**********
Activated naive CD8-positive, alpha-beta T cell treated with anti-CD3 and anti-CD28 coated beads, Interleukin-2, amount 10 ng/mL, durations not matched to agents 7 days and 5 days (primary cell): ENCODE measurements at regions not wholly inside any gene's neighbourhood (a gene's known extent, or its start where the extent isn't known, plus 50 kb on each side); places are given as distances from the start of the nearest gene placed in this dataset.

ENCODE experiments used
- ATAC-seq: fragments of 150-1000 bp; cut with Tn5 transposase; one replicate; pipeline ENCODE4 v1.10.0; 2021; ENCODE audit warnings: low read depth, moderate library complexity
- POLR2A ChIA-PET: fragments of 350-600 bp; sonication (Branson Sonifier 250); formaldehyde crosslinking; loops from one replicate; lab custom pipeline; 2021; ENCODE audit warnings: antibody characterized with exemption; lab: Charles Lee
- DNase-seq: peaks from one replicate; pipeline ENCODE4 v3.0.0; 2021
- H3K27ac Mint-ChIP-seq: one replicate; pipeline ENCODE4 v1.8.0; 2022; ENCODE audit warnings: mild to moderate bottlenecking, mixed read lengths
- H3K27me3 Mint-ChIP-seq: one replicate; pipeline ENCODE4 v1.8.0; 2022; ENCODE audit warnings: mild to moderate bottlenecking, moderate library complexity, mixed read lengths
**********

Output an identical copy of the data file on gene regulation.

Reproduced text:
Activated naive CD8-positive, alpha-beta T cell treated with anti-CD3 and anti-CD28 coated beads, Interleukin-2, amount 10 ng/mL, durations not matched to agents 7 days and 5 days (primary cell): ENCODE measurements at regions not wholly inside any gene's neighbourhood (a gene's known extent, or its start where the extent isn't known, plus 50 kb on each side); places are given as distances from the start of the nearest gene placed in this dataset.

ENCODE experiments used
- ATAC-seq: fragments of 150-1000 bp; cut with Tn5 transposase; one replicate; pipeline ENCODE4 v1.10.0; 2021; ENCODE audit warnings: low read depth, moderate library complexity
- POLR2A ChIA-PET: fragments of 350-600 bp; sonication (Branson Sonifier 250); formaldehyde crosslinking; loops from one replicate; lab custom pipeline; 2021; ENCODE audit warnings: antibody characterized with exemption; lab: Charles Lee
- DNase-seq: peaks from one replicate; pipeline ENCODE4 v3.0.0; 2021
- H3K27ac Mint-ChIP-seq: one replicate; pipeline ENCODE4 v1.8.0; 2022; ENCODE audit warnings: mild to moderate bottlenecking, mixed read lengths
- H3K27me3 Mint-ChIP-seq: one replicate; pipeline ENCODE4 v1.8.0; 2022; ENCODE audit warnings: mild to moderate bottlenecking, moderate library complexity, mixed read lengths